The Actors Laboratory was known as a center of Communist Party activity, and in 1948, Gersten and Papp campaigned for former Vice President Henry Wallace, the Progressive Party candidate for president. Both men later left for jobs in New York.

In 1958, Gersten and Papp appeared before a subcommittee of the House Un-American Activities Committee. Questioned about past Communist Party membership, they invoked the Fifth Amendment. Papp was fired from his production job at CBS, although he was later reinstated by an arbitrator. Gersten, by then working as a stage manager at the American Shakespeare Festival in Stratford, Connecticut, did not lose his job, because Katharine Hepburn, a member of the festival’s board, and the director John Houseman said that if Gersten were ousted, they would quit.

Two years later, Gersten joined Papp as associate producer of the New York Shakespeare Festival, beginning an 18-year tenure in which he also helped Papp run Lincoln Center’s theater company from 1973-77.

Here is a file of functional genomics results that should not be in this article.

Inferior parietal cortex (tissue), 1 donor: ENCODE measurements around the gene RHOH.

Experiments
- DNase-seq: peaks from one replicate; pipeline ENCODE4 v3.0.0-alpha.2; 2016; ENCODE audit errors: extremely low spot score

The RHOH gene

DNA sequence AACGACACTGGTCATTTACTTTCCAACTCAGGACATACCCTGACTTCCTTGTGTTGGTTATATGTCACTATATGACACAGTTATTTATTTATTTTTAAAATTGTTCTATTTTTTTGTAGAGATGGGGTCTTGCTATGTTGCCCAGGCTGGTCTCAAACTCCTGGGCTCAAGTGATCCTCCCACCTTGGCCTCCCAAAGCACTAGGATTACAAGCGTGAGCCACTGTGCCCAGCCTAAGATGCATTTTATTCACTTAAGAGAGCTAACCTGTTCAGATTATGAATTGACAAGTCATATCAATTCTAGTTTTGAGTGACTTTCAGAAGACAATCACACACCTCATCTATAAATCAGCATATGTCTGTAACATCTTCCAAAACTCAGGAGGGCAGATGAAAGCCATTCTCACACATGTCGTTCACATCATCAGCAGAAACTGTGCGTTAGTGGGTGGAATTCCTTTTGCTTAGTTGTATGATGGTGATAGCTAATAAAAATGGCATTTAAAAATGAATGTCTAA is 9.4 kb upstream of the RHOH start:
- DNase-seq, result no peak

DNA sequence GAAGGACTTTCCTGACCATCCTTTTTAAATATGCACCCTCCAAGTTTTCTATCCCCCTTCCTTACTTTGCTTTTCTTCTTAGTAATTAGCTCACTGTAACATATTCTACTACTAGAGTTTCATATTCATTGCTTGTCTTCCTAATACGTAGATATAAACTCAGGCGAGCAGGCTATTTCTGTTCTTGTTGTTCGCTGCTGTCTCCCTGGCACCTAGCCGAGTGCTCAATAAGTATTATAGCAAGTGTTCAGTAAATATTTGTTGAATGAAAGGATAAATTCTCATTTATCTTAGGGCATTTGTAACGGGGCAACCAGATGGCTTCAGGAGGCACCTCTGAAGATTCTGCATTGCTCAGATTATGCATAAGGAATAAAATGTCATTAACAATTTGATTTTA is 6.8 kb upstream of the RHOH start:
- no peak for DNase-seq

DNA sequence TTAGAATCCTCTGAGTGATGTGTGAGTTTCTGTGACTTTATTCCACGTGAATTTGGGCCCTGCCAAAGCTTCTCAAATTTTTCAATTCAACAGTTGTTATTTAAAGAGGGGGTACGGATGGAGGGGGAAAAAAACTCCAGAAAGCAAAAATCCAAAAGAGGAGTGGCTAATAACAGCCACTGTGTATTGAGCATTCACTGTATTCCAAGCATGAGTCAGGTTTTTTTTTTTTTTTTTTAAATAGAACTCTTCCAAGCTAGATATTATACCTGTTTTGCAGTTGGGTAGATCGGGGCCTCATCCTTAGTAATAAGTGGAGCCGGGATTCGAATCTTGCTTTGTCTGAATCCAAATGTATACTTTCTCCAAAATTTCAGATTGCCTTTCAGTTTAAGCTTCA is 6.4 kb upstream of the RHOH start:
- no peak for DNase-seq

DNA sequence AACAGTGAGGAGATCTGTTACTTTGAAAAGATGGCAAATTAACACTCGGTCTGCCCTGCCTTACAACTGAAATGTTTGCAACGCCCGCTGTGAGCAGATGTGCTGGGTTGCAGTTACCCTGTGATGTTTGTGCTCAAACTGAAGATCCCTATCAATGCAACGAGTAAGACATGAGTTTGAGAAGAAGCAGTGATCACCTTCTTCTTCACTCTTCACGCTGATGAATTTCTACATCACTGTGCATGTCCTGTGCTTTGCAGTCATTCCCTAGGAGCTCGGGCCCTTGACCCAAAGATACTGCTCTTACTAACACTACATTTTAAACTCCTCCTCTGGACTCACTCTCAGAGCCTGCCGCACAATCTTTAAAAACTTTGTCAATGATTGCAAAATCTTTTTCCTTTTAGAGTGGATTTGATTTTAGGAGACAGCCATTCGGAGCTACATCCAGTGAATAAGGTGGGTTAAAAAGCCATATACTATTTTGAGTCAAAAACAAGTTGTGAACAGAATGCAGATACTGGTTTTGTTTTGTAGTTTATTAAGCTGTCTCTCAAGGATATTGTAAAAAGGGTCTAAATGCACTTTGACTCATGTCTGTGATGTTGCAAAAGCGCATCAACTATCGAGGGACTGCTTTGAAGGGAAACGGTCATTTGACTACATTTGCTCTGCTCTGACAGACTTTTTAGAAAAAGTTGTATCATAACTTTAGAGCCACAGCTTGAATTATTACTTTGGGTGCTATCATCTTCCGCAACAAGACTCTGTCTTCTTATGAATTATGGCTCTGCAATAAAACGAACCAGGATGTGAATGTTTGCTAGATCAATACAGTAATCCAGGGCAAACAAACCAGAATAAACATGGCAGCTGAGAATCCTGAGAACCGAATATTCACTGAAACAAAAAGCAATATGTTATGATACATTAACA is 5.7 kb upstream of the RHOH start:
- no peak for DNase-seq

In 1978, their partnership ended abruptly in a dispute over whether the Public Theater should co-produce Bennett’s follow-up to “A Chorus Line,” the musical “Ballroom,” a bittersweet tale of a late-in-life romance.

Papp didn’t like it. But Gersten felt that they owed it to Bennett to be involved because of all the money “A Chorus Line” had made for the festival. Papp fired him, and even removed Gersten’s name from the “Chorus Line” credits, restoring it only several years later, when the two men reconciled. Papp died in 1991. (Gersten co-produced “Ballroom,” which opened on Broadway in December 1978 and closed in barely four months.)